Interestingly, a second set of maturational changes in sleep regulation occurs at puberty. The physiological need for sleep appears to increase during this dynamic period of growth and development. This need can be seen typically emerging in early to midpuberty as an increase in overall sleepiness.

These two pubertal sleep changes— one tending toward later sleep times and the other an increase in overall sleepiness—collide at bedtime. 

These two pubertal sleep changes— one tending toward later sleep times and the other an increase in overall sleepiness— collide at bedtime. For an adolescent living 150 years ago in a rural environment without electricity and with the habit of rising at dawn to work on the farm, these pubertal changes in sleep might have very little effect on behavior. When lying down in a dark room after a hard day of physical work, the feeling of sleepiness will likely win out over the slight biologic shift toward wanting to stay up later. Reading by candlelight is not highly arousing when one is quite tired. Moreover, even if this 19th century teenager stayed up very late on a particular night, it is unlikely this one event would lead to a pattern of changes that gradually drift the equivalent of several times zones.

In contrast, the competing influences between these two pubertal sleep inclinations can be quite different in modern life. Night time exposure to bright artificial light (which has a direct influence on the circadian clock) combined with access to highly arousing activities can easily tip the balance at bedtime. Even if an adolescent is physiologically sleepy, he may not notice his tiredness. He may be watching exciting programs on TV or video, talking to friends on the phone, listening to loud music, choosing from among millions of interesting sites on the Internet, or interacting with peers through “instant messaging” on the computer—and, in some cases, several of these activities at the same time.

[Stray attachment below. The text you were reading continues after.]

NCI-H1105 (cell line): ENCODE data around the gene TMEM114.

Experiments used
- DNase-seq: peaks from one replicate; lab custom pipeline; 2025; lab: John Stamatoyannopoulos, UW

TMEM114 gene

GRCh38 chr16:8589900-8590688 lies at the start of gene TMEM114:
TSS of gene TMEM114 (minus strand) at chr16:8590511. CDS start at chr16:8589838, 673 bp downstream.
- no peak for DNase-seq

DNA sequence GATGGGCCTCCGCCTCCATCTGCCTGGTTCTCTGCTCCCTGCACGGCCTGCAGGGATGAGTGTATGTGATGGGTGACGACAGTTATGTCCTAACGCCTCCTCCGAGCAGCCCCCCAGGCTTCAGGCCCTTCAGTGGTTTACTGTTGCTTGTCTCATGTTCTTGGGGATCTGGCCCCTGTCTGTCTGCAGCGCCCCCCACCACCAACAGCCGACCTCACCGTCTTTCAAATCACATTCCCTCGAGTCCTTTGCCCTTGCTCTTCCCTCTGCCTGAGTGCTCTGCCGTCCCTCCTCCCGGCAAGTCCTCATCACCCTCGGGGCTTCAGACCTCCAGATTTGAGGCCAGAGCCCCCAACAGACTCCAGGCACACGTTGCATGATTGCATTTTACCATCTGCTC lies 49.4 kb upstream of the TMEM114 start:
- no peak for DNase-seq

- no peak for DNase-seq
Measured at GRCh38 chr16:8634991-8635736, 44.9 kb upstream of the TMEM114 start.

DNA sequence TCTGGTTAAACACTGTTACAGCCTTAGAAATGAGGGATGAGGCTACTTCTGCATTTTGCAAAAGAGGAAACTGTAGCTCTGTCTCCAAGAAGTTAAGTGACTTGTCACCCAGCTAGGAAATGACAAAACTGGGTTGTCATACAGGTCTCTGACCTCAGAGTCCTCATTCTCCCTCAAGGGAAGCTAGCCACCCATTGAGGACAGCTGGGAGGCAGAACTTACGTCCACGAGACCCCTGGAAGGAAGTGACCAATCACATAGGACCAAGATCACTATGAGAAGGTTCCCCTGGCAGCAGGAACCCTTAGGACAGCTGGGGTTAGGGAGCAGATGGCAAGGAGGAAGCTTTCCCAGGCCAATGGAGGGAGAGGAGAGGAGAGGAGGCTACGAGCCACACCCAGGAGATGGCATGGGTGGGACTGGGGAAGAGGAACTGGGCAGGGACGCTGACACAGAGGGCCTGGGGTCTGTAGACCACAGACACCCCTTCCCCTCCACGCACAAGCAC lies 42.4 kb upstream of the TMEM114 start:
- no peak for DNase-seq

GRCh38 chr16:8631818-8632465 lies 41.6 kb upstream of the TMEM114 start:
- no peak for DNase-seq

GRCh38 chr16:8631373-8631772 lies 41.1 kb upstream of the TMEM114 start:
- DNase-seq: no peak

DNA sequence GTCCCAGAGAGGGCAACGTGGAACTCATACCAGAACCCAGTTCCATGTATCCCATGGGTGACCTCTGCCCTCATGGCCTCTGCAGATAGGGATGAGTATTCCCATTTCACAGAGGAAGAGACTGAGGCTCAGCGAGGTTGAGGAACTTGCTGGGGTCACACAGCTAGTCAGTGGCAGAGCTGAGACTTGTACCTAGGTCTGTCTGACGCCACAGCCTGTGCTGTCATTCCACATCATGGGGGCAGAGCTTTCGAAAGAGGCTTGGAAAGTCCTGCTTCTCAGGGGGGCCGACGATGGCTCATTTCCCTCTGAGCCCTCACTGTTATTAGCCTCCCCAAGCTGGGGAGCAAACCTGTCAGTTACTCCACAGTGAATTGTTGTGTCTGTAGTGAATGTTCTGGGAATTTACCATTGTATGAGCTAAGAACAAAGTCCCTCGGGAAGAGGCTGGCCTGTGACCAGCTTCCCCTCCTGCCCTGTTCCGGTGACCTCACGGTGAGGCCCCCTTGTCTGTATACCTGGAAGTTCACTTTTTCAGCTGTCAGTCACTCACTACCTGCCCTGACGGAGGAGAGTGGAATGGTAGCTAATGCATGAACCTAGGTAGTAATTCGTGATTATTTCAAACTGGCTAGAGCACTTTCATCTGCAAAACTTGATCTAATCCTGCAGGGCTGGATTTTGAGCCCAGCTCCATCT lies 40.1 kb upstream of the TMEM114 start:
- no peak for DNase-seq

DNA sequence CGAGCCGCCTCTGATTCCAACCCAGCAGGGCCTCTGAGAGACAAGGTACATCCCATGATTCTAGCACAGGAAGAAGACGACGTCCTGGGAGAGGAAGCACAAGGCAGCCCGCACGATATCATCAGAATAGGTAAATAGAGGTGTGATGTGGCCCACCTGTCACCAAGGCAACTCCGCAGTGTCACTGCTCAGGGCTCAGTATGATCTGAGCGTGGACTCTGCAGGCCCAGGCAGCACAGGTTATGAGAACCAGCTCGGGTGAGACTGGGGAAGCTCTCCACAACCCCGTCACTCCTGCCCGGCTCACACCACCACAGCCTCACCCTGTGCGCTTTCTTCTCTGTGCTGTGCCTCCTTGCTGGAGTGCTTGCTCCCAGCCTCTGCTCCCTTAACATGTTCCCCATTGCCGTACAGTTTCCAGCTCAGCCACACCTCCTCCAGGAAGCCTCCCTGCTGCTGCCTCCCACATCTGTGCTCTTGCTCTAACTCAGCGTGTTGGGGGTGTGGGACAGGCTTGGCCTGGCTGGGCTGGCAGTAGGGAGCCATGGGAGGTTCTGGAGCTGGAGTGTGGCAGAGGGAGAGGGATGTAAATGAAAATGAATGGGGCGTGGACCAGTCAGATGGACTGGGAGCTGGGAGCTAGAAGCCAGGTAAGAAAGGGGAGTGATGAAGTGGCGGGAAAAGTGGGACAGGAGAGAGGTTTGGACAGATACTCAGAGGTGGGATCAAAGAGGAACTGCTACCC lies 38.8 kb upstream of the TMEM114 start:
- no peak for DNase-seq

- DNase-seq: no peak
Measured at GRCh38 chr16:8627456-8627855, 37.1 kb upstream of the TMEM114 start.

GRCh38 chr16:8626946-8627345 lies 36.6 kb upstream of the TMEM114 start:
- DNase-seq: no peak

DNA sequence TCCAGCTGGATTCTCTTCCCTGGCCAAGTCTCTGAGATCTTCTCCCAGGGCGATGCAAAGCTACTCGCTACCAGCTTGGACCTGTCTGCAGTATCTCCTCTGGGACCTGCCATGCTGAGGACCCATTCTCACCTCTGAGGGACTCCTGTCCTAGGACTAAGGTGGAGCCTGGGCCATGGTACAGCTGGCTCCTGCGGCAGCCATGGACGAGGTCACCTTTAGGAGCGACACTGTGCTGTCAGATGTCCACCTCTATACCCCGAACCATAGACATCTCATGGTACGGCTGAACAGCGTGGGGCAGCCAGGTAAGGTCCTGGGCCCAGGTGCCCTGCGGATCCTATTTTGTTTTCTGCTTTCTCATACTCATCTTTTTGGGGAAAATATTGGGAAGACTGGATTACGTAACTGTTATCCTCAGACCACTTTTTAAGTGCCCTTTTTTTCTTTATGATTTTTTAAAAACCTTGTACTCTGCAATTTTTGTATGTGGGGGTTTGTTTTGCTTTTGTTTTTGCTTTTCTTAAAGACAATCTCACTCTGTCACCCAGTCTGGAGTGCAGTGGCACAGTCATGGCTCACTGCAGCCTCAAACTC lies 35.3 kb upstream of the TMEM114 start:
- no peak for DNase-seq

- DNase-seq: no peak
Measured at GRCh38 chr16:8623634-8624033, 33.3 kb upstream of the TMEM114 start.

So now the pubertal inclination to delay bedtime frequently wins out over the sleepiness. However, in the morning these two systems converge rather than compete —both the phase-delay and sleepiness promote the tendency to sleep in as late as possible. Gradually, this convergence can spiral into changing patterns of behavior that cause the circadian systems to settle into very delayed timing. After much of the summer on a 3 a.m. to noon sleep schedule, on the first day back at school the adolescent faces an abrupt challenge to the sleep system. Now, even if he tries to go to bed at 10 p.m., he may have an extremely difficult time going to sleep. His body— including levels of hormone secretion, core body temperature, and some brain circuits associated with arousal—have adapted to the late night schedule. He faces a situation like that of a shift worker who regularly sleeps from 11 p.m. to 7 a.m. but must try to shift her sleep from 6 p.m. to 2 a.m.